Singing and Shaping Tip Consonants
Practicing consonant shapes gives you not only the precision you need to sing, but also the confidence that you’re putting your best tongue forward while articulating the tip consonants.
You shape tip consonants with the tip of your tongue as it touches the alveolar ridge. If you slide your tongue along the roof of your mouth, you first feel your teeth, then a small section of gums, and then a ridge — the alveolar ridge. The only tip consonant sound not made on the alveolar ridge is TH, which is shaped with the tip of the tongue touching the upper front teeth.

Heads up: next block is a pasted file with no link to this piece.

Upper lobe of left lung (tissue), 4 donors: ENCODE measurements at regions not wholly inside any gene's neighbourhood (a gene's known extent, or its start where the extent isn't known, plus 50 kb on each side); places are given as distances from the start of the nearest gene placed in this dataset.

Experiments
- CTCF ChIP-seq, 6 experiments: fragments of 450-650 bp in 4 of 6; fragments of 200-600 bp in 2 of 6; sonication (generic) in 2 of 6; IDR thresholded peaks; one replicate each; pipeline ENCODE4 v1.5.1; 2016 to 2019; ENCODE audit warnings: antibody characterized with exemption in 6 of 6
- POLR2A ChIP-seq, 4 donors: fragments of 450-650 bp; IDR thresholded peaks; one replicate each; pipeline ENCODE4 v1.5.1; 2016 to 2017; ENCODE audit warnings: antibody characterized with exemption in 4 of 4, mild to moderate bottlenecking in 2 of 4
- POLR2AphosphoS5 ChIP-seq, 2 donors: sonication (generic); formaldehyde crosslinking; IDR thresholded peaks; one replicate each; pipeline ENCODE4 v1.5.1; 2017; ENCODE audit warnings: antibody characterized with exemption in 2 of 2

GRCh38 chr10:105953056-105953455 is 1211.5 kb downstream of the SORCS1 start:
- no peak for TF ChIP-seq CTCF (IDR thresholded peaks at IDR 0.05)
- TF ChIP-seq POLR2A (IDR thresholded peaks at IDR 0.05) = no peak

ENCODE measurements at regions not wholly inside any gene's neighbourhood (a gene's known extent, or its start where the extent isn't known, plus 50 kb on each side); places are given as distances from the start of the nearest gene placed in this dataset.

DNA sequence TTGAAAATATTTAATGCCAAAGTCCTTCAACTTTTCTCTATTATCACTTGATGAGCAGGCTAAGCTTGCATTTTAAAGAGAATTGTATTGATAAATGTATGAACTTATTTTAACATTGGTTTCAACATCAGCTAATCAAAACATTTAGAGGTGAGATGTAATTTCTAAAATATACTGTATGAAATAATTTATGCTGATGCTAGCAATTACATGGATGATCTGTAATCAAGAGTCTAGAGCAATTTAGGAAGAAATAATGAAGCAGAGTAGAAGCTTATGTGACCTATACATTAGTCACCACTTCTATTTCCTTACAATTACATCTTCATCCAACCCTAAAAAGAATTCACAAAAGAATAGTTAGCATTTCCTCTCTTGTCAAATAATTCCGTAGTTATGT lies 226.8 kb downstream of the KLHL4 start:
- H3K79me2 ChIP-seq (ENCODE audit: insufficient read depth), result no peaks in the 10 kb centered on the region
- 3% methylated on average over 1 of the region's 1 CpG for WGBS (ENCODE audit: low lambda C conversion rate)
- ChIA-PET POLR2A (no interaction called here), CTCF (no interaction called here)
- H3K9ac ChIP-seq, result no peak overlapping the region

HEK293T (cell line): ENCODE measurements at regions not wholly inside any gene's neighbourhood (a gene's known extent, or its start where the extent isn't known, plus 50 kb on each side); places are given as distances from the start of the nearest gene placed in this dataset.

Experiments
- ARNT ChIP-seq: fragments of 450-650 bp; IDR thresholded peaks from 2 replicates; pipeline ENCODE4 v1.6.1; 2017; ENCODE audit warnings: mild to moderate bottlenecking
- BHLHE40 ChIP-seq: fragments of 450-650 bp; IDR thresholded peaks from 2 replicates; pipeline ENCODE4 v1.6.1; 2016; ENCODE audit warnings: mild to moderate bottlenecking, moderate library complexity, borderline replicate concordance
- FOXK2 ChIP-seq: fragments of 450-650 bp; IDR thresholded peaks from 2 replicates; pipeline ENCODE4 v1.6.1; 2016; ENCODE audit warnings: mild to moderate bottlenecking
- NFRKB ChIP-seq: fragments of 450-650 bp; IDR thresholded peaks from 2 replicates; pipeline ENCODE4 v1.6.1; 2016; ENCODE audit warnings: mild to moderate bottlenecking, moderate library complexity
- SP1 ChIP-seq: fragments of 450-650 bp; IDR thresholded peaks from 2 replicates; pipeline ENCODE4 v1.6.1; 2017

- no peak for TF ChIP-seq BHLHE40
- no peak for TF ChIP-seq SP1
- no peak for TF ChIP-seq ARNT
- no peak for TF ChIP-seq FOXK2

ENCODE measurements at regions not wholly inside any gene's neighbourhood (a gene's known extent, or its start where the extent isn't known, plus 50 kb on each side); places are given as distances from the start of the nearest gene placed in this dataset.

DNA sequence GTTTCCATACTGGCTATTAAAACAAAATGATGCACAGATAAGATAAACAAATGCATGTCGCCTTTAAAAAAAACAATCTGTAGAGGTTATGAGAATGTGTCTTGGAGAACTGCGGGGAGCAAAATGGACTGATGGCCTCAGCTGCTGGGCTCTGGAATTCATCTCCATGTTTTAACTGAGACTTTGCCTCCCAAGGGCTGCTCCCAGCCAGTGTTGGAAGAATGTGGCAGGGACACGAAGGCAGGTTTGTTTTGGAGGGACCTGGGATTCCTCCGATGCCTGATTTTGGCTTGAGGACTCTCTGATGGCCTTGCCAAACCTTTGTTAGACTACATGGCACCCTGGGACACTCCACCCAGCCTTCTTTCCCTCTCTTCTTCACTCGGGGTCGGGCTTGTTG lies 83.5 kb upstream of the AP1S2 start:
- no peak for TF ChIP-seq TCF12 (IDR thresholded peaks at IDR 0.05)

To sing a song, you take a breath, open the space in your throat and mouth, and then shape for the vowel and consonant. That’s a lot to do in the first moment of your song, and all these shapes continue as you sing through the words in your song.
Until you’re confident that you can shape tip consonants without thinking about it, practice them. D, T, and S are the most commonly mispronounced tip consonants. D is often mistakenly pronounced like a T. Be sure to listen for the sound of your voice when you make the D. Practicing these shapes every day will help you quickly get the hang of tip consonants.